Monday night’s matchup between the University of Manitoba Bisons and the Ukrainian men’s national team in Winnipeg is about more than just hockey, according to the Bisons’ head coach.
While Mike Sirant acknowledges the 7 p.m. game — the last of four stops for the Ukrainian squad’s Hockey Can’t Stop Tour — will be “great development opportunity” for his team, the most important aspect will come after the goals are scored and the skates come off.
“It goes beyond the game,” Sirant told 680 CJOB Monday afternoon, explaining players from both teams are planning to meet at a reception later Monday.
“We’ve made it so that it’s going to be an opportunity for our players to mingle. It’s not going to be a sit down dinner.
“I want our guys to interact with Ukrainian players to meet them and to learn what’s going on in their countries.”
The Ukrainian team has been in the Prairies preparing for the 2023 Winter World University Games scheduled to start later this week in Lake Placid, N.Y.
Due to intensified attacks on its infrastructure during the Russian invasion of Ukraine, the country has experienced periods with no electricity, heat or running water, preventing the under-25 team from training at home.
The team has so far played the Saskatchewan Huskies in Saskatoon, the Calgary Dinos, and the Alberta Golden Bears in Edmonton as part of a western Canadian tour that’s seen all proceeds from the games go to the Canada-Ukraine Foundation to rebuild arenas destroyed in the war and to provide humanitarian aid.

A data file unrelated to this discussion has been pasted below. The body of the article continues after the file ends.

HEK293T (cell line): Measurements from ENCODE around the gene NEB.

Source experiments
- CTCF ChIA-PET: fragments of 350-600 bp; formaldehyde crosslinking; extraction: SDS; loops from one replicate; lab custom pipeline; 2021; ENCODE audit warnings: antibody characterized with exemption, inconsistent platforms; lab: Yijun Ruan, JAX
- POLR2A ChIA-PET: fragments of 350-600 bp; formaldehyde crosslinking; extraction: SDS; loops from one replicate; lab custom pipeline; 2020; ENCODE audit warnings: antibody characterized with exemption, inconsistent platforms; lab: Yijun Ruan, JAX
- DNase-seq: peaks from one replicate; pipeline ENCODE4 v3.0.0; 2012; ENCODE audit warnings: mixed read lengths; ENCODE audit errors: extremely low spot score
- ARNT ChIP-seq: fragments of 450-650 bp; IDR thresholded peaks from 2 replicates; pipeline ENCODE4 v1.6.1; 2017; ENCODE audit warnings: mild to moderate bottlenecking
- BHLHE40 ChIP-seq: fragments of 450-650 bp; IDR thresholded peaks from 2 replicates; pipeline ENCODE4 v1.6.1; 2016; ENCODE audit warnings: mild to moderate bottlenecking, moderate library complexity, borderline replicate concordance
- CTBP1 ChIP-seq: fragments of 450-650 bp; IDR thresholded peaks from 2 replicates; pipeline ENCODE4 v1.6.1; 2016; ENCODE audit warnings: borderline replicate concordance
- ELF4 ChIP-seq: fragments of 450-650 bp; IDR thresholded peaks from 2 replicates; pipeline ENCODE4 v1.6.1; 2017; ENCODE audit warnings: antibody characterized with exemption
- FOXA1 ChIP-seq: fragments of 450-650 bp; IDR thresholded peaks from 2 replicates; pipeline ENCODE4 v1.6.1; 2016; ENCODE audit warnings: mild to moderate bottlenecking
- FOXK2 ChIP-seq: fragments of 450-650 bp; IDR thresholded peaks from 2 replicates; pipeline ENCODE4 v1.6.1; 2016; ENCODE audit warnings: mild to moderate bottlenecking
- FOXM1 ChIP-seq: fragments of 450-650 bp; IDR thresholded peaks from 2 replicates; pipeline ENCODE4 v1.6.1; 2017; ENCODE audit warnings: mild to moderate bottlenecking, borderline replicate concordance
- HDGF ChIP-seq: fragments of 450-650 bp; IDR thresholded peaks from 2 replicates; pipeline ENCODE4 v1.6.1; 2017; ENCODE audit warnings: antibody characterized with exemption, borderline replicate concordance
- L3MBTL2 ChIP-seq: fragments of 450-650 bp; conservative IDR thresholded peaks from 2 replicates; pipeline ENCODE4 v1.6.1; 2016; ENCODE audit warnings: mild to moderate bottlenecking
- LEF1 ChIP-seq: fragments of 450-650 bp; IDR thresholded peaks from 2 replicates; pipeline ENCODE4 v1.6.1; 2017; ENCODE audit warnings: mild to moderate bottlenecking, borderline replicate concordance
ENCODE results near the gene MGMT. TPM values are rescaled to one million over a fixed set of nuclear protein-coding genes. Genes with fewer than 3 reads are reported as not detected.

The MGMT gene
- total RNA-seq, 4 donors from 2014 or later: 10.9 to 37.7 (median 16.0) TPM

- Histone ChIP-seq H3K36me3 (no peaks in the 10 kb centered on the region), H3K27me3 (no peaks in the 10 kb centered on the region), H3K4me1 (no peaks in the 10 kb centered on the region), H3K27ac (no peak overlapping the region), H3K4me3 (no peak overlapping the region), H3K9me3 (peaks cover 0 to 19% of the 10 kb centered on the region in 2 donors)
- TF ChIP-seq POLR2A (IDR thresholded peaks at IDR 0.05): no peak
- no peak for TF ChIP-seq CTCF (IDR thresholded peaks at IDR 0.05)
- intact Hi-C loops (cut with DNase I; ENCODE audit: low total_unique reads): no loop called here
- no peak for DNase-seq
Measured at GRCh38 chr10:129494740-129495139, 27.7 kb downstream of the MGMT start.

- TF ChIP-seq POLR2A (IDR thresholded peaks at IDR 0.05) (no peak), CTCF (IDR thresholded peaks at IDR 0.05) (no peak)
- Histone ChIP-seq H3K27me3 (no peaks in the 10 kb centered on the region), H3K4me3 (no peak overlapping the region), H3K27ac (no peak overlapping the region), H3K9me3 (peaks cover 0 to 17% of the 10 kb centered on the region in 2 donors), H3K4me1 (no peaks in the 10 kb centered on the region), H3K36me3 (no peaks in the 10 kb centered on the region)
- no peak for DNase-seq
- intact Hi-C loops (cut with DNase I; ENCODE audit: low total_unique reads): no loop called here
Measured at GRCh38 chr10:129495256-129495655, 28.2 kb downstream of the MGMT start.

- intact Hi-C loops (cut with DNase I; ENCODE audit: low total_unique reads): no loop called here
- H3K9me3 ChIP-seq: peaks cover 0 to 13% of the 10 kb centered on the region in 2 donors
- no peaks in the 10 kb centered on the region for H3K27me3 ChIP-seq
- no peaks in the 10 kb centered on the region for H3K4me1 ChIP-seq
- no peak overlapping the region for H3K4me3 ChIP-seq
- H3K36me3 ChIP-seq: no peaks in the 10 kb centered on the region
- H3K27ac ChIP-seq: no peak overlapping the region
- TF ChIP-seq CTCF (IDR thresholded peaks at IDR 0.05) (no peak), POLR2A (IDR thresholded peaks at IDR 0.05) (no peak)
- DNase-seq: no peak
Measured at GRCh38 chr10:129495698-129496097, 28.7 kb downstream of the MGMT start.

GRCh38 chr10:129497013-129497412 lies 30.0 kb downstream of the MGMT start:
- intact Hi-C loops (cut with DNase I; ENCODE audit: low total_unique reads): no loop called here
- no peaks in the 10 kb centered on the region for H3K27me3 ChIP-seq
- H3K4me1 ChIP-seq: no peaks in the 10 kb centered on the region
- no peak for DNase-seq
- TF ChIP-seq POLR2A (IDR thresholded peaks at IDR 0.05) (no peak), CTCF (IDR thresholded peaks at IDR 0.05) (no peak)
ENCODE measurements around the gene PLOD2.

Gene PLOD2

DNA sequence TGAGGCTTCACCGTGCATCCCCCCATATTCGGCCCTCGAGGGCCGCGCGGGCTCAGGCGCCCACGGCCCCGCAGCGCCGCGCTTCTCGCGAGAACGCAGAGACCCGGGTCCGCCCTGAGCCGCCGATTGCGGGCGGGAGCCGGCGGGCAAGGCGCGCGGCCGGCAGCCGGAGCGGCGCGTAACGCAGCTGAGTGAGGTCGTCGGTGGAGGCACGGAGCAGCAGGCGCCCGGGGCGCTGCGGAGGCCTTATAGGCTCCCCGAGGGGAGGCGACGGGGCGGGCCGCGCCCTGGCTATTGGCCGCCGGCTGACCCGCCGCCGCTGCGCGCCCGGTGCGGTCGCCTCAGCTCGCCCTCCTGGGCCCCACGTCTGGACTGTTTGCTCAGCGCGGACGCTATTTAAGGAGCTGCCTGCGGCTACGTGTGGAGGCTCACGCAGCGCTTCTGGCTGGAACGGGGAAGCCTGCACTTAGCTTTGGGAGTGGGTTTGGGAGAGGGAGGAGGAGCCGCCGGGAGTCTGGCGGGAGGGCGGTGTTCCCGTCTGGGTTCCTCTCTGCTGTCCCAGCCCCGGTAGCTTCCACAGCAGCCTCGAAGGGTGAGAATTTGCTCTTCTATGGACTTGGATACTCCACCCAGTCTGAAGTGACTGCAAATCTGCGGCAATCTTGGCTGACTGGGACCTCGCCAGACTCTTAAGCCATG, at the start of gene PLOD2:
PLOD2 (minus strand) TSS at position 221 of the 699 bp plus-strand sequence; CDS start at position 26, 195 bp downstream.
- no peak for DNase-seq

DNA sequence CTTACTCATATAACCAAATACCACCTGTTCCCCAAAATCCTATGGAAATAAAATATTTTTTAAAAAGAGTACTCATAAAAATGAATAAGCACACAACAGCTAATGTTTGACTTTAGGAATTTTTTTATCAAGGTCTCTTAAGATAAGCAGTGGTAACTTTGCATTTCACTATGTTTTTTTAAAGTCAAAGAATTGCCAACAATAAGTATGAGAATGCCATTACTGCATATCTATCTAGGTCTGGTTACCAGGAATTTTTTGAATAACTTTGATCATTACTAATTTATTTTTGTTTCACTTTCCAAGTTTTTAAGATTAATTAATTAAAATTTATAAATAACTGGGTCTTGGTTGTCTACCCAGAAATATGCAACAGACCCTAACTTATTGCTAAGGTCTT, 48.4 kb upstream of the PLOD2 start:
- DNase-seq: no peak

The Ukrainian team practiced at Subway arena in Winnipeg over the weekend.
“I was so excited to come here to play when I found out about this tour,” said Ukrainian forward Gleb Krivoshapkin, said in an interview with Global News Saturday.
“This is an amazing experience. Really nice arenas, a lot of fans. I’m thankful to everyone who supported us, who came to the games.”
A crowd of 7,000 is expected to take in Monday night’s game, held at the Canada Life Centre in Winnipeg.
Sirant says more than half of those tickets have been given out to Ukrainian refugees living in Manitoba. The Hoosli Ukrainian Male Chorus is slated to sing the national anthem.
“It’s going to be a cultural event and for me, a special meaning, because I’m of Ukrainian heritage,” Sirant said.
“So if I can play a small role in helping generate funds for humanitarian aid in the Ukraine and and to help develop their hockey program, too, I’m just honored to be a part of this.
“It’s going to be a real exciting and very memorable game.”